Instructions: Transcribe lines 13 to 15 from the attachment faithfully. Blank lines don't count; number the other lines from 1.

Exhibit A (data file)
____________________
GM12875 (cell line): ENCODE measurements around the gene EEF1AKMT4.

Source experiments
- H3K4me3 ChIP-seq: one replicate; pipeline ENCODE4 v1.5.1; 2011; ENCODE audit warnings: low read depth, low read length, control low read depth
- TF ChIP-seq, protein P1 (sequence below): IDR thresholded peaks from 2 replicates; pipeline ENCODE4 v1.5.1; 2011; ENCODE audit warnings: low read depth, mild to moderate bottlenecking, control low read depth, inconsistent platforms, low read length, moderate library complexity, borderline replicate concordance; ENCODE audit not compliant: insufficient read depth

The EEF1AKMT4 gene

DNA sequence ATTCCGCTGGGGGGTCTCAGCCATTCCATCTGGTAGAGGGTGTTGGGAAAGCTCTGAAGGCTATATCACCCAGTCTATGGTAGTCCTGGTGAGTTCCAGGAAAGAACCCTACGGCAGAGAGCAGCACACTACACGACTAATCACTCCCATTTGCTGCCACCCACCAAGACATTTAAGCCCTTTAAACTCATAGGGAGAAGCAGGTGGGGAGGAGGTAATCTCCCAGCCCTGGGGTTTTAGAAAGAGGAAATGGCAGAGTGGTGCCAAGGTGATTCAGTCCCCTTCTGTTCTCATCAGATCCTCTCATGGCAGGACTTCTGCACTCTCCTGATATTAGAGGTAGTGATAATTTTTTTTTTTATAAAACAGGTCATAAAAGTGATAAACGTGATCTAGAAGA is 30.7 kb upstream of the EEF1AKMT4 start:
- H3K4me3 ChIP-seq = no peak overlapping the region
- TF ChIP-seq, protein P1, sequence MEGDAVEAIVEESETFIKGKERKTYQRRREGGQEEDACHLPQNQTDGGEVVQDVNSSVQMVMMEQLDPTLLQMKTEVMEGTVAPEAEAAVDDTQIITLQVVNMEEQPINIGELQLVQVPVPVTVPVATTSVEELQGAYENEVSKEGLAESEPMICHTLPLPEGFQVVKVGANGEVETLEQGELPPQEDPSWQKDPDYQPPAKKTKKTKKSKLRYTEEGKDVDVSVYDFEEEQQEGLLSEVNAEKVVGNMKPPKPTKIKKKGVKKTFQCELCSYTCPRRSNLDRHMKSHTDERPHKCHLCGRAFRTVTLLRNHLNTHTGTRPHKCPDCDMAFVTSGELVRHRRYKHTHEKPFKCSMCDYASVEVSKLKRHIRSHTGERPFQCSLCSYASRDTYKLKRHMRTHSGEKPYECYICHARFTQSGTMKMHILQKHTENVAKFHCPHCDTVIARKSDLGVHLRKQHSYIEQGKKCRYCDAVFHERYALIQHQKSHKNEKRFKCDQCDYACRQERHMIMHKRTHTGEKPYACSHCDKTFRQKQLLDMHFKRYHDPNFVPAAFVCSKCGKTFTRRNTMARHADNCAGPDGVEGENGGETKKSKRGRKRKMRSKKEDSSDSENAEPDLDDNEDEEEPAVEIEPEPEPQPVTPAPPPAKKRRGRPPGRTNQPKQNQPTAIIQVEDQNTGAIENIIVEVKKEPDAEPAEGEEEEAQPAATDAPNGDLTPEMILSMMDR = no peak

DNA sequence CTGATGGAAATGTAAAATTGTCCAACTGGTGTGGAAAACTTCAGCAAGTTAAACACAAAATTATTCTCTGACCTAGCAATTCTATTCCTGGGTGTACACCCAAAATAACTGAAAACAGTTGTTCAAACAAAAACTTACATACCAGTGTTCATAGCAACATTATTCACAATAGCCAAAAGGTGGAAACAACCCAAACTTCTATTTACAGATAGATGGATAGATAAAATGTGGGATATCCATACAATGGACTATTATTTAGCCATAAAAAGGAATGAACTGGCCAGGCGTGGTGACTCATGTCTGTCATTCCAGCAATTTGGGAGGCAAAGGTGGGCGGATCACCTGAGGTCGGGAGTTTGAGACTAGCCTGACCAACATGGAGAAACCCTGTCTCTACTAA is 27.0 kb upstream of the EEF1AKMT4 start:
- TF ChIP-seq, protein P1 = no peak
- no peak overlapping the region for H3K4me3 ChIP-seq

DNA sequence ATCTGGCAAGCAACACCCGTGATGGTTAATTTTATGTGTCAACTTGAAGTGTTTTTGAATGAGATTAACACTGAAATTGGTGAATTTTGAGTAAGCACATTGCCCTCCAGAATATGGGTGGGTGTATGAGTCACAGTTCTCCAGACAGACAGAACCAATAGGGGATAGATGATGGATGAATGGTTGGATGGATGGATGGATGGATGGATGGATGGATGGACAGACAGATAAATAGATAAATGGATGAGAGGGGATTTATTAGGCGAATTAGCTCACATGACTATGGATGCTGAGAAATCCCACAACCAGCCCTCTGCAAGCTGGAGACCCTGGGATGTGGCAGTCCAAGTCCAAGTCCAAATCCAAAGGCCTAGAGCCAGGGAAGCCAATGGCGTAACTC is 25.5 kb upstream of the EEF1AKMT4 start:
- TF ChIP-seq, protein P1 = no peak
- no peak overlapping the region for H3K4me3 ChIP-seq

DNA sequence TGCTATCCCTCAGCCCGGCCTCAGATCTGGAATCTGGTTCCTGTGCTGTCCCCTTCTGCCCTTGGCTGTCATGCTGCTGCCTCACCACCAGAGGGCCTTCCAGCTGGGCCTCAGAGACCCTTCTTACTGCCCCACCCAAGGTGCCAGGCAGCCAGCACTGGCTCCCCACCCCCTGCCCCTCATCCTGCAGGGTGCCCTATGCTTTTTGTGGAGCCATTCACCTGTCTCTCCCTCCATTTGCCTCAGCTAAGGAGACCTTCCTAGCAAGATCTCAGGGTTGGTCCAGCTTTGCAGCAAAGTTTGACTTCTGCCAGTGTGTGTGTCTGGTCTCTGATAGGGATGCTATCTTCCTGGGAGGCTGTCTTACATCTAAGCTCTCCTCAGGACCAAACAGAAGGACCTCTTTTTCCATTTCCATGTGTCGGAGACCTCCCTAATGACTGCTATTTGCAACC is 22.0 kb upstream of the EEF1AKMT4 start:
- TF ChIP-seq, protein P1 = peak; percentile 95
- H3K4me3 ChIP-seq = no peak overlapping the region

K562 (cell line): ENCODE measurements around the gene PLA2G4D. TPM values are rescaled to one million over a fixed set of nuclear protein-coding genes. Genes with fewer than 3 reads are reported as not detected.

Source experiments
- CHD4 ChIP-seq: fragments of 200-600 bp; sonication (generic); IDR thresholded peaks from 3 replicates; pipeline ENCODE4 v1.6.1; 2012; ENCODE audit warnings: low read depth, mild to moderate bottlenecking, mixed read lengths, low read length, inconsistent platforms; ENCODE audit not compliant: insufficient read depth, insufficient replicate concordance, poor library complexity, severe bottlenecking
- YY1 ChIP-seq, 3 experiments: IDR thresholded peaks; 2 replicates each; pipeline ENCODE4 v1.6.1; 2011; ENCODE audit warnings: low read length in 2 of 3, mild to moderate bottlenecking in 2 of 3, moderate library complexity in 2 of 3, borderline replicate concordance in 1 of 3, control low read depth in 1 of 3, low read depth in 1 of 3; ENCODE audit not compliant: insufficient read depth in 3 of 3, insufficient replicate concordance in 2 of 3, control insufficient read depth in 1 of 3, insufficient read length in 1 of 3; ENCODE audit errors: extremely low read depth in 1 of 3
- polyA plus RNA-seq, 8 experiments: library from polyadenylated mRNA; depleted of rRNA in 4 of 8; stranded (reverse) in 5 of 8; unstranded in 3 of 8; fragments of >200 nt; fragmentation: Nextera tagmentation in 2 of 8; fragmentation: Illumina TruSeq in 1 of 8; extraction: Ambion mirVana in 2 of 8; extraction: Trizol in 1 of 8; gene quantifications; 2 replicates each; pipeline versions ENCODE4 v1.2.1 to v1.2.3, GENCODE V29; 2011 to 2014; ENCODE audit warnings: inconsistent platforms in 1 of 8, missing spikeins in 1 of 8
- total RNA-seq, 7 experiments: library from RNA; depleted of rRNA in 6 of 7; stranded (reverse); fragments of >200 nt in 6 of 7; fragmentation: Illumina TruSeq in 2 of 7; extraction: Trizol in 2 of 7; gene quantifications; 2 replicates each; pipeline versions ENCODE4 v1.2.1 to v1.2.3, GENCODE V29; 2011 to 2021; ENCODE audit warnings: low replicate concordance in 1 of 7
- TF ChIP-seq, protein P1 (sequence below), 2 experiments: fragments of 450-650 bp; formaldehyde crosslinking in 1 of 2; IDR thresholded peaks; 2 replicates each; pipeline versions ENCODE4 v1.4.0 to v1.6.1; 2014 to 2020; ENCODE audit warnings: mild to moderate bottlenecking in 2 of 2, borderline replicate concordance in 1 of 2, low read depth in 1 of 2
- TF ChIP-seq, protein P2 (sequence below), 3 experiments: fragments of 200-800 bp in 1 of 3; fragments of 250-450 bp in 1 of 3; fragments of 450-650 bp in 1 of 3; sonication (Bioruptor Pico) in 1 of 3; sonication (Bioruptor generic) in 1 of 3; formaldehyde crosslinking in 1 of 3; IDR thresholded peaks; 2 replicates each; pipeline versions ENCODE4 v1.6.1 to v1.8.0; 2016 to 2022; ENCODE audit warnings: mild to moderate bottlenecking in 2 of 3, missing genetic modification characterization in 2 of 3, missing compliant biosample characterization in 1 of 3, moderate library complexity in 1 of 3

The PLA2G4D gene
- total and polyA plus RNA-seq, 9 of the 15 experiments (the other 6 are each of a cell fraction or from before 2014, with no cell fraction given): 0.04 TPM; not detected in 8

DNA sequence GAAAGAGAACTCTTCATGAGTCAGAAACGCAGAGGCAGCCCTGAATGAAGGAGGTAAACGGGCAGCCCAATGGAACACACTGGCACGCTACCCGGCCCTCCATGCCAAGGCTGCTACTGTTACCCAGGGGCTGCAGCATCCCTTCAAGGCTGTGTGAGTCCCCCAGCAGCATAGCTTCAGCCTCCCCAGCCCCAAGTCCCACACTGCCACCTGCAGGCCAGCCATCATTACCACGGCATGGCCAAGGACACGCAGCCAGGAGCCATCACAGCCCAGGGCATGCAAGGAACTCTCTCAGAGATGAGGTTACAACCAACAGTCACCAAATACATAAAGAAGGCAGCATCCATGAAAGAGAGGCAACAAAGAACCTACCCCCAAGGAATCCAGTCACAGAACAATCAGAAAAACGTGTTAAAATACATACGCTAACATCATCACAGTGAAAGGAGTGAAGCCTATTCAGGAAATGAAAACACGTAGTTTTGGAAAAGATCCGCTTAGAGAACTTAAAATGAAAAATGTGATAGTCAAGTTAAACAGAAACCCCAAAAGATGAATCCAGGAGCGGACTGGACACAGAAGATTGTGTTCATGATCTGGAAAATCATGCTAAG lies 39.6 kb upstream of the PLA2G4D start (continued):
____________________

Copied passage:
- TF ChIP-seq, protein P1 = no peak
- no peak overlapping the region for H3K4me3 ChIP-seq

DNA sequence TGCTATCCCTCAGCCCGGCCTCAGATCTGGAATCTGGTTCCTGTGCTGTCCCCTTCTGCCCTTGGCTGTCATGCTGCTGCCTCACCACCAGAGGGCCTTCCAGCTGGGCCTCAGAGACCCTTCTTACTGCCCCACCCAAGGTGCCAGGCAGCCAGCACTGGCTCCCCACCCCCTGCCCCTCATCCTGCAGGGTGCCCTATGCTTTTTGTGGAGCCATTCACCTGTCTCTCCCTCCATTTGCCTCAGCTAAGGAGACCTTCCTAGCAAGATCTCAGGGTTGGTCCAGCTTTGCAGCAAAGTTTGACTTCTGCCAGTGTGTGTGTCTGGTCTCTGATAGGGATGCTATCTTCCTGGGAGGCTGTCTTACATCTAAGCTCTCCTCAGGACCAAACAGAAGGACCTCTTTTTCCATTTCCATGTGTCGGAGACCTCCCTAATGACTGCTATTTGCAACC is 22.0 kb upstream of the EEF1AKMT4 start: